As for migrating older content, I too am concerned about this. There are some (minor) technical reasons against doing this, but overall I don't think there's a technical reason for why we can't. We're just struggling with the why.

I don't think there will ever be a case where we drop support for handling content models that once existed in production, which means we're not going to save on the number of classes we have, nor the size of model>handler mapping. Think about content dumps, exports, and imports, and other archival use cases.

As such, it circles me back to the "Why". What do we accomplish by retroactively changing older content. Given revisions are immutable, they would never be able to utilize newer content model features. They'd only be able to map from whatever already existed in the old schema, to a different way of expressing the same thing. As such, that seems like something that would be more appropiate for a UI layer or API layer, not something at the storage level.

For example, if the viewing of the Jade page gains a new feature or changes how something is visualised, that doesn't need to happen in lockstep with the storage. The view can visualise the data however it wants to. There would be an interpreter for both the old and new content model, both producing the same. Perhaps the latest would always be simple if it is mostly aligned with the visualisation, and the older ones would massage the data as needed. The same for any API module.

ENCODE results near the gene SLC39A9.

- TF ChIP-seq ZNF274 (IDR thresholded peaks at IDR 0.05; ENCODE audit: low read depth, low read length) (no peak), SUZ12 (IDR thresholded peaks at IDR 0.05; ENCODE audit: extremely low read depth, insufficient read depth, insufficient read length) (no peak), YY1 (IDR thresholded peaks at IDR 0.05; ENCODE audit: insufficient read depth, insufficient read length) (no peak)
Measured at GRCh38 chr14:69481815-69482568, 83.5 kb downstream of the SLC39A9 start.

I'll also note that to a first approximation, Jade isn't in production yet, so a conversation about introducing a completely new system in MediaWiki for maintaining and migrating multiple versions of content models seems a bit premature. Given the number of things on-going, and the absence of anything blocked on this, with various viable workarounds for short-mid term, I'd recommend moving this back a few quarters at least.

I don't think there will ever be a case where we drop support for handling content models that once existed in production, which means we're not going to save on the number of classes we have, nor the size of model>handler mapping. Think about content dumps, exports, and imports, and other archival use cases.

We might have, if for example MediaWiki-extensions-EducationProgram had had a content model (see T125618: Deprecate and remove the EducationProgram extension from Wikimedia servers after June 30, 2018).

But I agree that's not much of a reason to go rewriting old revisions.

Krinkle updated the task description. (Show Details)Oct 10 2018, 8:21 PM
Krinkle moved this task from Inbox to Under discussion on the TechCom-RFC board.
awight moved this task from Radar to Inbox on the Jade board.Nov 14 2018, 11:03 PM
awight moved this task from Inbox to Product on the Jade board.Nov 14 2018, 11:06 PM
awight removed a subscriber: awight.Mar 21 2019, 4:04 PM
Harej updated the task description. (Show Details)Apr 16 2019, 12:17 AM
daniel added a comment.Jun 4 2019, 8:47 PM

I don't think there will ever be a case where we drop support for handling content models that once existed in production, which means we're not going to save on the number of classes we have, nor the size of model>handler mapping. Think about content dumps, exports, and imports, and other archival use cases.

We might have, if for example MediaWiki-extensions-EducationProgram had had a content model (see T125618: Deprecate and remove the EducationProgram extension from Wikimedia servers after June 30, 2018).
But I agree that's not much of a reason to go rewriting old revisions.

It would be pretty easy to create a generic dummy ContentHandler for text-based content that just shows the raw text, and doesn't allow editing. A dummy handler for non-textual content would also be possibel but it wouldn't be able to show anything useful to the user. It would still allow revisions to be "viewed" (and diffed and delted and undeleted, etc), but all the user would see would be a message saying that this kind of content is no longer supported.